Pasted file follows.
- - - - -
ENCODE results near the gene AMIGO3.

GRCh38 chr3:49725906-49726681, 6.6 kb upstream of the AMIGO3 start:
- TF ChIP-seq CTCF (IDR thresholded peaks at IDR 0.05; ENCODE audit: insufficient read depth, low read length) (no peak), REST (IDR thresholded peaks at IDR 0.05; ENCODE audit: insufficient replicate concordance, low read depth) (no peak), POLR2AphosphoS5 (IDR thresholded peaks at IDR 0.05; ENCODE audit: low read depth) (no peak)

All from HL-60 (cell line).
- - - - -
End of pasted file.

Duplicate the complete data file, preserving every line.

ENCODE results near the gene AMIGO3.

GRCh38 chr3:49725906-49726681, 6.6 kb upstream of the AMIGO3 start:
- TF ChIP-seq CTCF (IDR thresholded peaks at IDR 0.05; ENCODE audit: insufficient read depth, low read length) (no peak), REST (IDR thresholded peaks at IDR 0.05; ENCODE audit: insufficient replicate concordance, low read depth) (no peak), POLR2AphosphoS5 (IDR thresholded peaks at IDR 0.05; ENCODE audit: low read depth) (no peak)

All from HL-60 (cell line).